When parents make a practice of hurting and humiliating their children, they do permanent damage. There is a big difference between describing what you don't like or don't stand for, to a child, and your resulting to name-calling, sarcasm, and cutting remarks. Try to avoid criticism and advice about appearances and clothes. Don't say "just do as we say." Take time to listen, consider, and explain your feelings, let them decide on miner issues. Take a reasonable interest in your child's life, but you don't need to know every detail. Remember, teen-agers can't help being oversensitive to everything. Nature biologically causes a teen-ager to cast out the parents. Don't take it so hard. Appreciate their need to grow up and look outward. Don't be too shattered when all of the sudden you aren't as important any more. Get good books on teen-agers, read them, they will help you understand and may help you from making huge mistakes. When you understand where they are and they understand where you are you can meet a common ground.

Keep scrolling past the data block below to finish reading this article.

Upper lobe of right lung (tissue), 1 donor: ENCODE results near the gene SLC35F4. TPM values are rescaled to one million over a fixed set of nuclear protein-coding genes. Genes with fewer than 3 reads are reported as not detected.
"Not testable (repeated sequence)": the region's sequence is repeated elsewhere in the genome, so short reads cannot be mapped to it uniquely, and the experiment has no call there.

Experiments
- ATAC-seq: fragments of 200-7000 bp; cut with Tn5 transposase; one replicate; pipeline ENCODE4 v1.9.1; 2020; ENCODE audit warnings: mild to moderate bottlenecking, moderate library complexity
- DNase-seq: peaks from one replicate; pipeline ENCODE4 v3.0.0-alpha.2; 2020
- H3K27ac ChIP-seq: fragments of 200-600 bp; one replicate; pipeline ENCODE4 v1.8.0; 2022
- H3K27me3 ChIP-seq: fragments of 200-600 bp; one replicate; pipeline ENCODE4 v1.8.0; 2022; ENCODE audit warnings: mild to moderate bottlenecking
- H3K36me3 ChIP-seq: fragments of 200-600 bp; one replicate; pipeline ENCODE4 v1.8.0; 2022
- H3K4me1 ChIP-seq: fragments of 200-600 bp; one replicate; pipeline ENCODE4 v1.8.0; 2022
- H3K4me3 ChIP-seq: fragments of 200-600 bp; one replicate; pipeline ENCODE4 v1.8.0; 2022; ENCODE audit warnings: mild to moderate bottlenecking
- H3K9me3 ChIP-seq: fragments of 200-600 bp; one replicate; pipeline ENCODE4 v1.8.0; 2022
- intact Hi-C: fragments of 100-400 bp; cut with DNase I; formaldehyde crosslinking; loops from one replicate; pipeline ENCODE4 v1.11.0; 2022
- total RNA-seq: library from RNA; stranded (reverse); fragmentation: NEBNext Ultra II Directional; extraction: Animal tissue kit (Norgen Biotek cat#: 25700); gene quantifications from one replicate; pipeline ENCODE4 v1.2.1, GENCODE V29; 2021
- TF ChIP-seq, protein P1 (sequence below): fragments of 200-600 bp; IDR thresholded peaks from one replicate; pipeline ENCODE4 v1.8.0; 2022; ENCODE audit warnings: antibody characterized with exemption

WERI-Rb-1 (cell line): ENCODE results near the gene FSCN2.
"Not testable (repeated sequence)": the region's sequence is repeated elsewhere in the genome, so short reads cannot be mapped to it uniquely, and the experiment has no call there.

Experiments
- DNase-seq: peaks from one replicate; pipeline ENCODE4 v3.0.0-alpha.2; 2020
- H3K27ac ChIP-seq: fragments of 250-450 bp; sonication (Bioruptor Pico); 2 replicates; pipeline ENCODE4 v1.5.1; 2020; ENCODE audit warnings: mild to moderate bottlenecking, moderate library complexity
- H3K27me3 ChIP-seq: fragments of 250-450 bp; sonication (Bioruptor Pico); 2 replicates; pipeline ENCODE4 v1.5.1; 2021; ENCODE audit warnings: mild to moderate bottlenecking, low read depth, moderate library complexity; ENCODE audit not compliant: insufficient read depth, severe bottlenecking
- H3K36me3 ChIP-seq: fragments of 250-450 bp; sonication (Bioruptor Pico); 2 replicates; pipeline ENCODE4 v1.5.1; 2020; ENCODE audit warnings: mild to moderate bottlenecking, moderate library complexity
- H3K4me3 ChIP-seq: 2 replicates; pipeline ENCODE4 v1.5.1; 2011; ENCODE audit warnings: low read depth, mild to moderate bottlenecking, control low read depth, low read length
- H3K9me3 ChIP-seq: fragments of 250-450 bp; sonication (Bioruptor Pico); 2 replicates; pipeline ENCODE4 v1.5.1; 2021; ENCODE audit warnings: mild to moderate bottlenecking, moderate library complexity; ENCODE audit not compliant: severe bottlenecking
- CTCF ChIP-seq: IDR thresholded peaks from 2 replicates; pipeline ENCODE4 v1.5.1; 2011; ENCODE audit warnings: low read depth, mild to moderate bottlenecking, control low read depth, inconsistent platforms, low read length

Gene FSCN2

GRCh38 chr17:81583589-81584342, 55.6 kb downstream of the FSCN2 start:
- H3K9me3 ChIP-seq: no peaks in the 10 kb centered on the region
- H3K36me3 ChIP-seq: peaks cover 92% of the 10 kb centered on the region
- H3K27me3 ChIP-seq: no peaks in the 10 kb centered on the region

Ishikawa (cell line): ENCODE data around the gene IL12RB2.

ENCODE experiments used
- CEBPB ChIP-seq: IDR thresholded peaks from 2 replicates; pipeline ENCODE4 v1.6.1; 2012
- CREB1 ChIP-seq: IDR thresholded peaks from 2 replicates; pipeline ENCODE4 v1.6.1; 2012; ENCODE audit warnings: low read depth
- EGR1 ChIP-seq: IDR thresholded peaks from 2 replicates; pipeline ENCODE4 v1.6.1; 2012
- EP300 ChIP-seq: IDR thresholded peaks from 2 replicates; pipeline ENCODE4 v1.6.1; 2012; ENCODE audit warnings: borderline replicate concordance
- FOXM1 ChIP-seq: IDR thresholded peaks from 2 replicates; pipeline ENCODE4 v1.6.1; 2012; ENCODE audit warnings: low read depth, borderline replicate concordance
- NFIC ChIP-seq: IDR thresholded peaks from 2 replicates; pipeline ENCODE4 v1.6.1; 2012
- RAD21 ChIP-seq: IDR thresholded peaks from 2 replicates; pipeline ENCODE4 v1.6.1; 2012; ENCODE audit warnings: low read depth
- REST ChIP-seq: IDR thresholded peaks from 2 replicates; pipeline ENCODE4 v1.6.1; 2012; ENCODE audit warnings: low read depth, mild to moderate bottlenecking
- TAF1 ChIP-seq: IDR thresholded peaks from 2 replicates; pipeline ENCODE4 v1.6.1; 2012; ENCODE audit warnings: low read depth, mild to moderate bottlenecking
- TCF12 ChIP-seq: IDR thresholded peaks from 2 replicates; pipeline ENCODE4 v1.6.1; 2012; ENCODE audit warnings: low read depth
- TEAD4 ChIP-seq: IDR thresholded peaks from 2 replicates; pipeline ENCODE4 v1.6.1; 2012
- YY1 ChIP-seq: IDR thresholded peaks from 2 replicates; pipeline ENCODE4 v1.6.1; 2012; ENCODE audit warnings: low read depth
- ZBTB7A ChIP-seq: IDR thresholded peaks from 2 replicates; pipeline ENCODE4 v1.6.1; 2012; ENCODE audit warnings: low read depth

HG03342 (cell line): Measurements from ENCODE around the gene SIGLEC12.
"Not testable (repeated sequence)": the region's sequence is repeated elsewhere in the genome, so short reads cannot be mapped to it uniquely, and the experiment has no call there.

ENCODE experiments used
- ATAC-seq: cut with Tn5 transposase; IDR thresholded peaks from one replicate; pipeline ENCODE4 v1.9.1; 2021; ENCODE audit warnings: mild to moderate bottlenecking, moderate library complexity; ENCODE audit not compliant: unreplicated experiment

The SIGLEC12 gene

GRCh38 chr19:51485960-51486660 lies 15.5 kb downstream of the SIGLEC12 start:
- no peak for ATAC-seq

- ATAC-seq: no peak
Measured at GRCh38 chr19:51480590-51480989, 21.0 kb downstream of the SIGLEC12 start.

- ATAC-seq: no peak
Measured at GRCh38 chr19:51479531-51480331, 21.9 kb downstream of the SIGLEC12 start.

Source: Gesell Institute. Albert W. Daw Collection
If you learn from your suffering, and really come to understand the lesson you were taught, you might be able to help someone else who's now in the same phase you may have just completed. Maybe that's what it's all about after all.
If you happen to meet a crocodile, don't stick your head in its mouth. Every now and then, and who knows the reason, people ignore this advice, which is sad because they die, but very stupid because they were warned. They had a choice. The moral of the story is this - you can't afford to be stupid. There are crocodiles.